Bui Doi

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Bui doi () refers to Vietnamese street children, especially the Amerasian offspring of American soldiers and Vietnamese mothers abandoned at the end of the Vietnam War. The phrase connotes "uncared-for child," and literally translates as "living dust" or "dust of life". It is intended to bring to mind an image of a child abandoned and moving about without purpose, like dust. In Vietnamese, it has no racial connotation. Vietnamese refer to Amerasians as Mỹ lai (mixed American and Vietnamese), con lai (mixed-race child), or người lai (mixed-race person).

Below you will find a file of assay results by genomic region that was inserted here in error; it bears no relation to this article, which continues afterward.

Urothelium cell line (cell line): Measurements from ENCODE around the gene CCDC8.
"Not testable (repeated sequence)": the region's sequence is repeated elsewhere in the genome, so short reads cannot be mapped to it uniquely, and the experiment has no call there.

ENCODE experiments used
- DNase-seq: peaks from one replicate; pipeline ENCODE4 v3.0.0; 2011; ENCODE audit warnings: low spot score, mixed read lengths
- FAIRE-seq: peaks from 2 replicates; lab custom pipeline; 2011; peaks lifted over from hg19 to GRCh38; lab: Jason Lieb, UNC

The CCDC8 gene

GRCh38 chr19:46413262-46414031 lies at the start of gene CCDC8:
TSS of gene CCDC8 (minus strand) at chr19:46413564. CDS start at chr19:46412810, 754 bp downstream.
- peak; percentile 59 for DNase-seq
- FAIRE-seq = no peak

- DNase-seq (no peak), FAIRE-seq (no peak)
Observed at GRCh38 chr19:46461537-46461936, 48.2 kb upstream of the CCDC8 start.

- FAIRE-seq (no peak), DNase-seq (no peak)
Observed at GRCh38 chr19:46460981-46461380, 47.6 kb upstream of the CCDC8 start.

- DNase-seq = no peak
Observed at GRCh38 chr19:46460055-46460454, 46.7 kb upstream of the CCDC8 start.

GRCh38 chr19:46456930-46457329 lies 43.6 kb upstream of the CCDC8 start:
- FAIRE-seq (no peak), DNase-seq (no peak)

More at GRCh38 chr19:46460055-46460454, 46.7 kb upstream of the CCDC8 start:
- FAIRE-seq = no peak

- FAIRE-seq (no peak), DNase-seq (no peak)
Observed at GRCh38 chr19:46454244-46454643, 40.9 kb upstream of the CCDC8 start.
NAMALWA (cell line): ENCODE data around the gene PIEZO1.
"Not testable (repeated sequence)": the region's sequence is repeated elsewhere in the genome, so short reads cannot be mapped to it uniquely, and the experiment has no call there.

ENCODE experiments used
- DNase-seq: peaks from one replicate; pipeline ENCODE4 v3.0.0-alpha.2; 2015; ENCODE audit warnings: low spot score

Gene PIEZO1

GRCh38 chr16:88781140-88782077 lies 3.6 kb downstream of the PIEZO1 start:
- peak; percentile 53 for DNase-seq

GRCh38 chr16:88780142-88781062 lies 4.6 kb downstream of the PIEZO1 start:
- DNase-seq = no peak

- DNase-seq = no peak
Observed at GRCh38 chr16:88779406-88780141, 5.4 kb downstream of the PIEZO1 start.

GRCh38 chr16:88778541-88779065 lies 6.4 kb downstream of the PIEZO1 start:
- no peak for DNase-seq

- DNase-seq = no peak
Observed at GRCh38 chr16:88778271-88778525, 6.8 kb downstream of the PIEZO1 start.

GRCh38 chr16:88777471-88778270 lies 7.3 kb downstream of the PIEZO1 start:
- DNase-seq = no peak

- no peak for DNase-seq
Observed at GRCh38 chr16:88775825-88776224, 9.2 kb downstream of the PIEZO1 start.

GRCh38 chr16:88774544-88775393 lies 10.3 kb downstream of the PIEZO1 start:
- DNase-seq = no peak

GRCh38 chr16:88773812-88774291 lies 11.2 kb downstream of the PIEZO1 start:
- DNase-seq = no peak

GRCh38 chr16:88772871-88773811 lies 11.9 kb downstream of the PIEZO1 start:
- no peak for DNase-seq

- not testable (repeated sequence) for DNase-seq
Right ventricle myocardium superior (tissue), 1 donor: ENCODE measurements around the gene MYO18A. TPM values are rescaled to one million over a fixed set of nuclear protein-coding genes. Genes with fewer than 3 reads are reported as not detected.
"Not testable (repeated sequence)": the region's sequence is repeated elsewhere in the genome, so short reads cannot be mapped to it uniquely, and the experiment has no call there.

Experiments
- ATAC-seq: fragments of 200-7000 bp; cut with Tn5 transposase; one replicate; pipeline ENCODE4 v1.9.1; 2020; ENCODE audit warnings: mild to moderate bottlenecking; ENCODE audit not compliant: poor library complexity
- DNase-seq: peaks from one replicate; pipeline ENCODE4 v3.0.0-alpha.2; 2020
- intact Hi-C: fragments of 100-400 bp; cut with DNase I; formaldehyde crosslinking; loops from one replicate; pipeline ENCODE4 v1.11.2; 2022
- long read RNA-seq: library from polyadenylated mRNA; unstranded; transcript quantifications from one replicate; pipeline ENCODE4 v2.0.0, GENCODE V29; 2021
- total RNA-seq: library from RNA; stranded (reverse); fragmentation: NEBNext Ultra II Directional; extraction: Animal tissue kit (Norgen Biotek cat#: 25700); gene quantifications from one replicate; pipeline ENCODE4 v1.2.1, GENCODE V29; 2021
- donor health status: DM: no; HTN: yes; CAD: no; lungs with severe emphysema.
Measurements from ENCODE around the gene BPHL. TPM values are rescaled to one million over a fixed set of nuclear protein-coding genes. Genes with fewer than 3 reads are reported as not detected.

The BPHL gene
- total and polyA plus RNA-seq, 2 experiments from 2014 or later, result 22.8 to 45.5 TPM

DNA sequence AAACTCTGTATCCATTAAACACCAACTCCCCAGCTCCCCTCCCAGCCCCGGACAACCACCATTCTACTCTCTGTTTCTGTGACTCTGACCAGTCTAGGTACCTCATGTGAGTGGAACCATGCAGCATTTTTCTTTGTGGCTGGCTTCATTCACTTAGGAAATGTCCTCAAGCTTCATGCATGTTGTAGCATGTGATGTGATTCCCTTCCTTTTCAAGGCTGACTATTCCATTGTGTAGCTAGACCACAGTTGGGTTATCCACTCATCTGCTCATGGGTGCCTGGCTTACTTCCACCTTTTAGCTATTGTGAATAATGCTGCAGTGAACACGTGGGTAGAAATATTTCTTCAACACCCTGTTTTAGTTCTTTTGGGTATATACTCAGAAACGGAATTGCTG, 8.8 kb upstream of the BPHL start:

The majority of mixed race people after the Vietnam war were Amerasians or children of Vietnamese mothers and military or civilian men from the United States. Amerasians born during the Vietnam War (1965-1975) could be the issue of anything from long-term unions to rape. However, because of the large sex industry brought on by the military economy, Amerasians are predominantly seen as off-springs of GI fathers and prostitute mothers. Life was frequently difficult for such Amerasians; they existed as pariahs in Vietnamese society. Under the Amerasian Homecoming Act of 1988, a Vietnamese Amerasian could obtain a U.S. visa on the basis of appearance alone. Amerasians gained the attention of con artists who claimed to be their relatives in the hope of obtaining visas.Surviving twice: Amerasian children of the Vietnam War By Trin Yarborough, p. 103....
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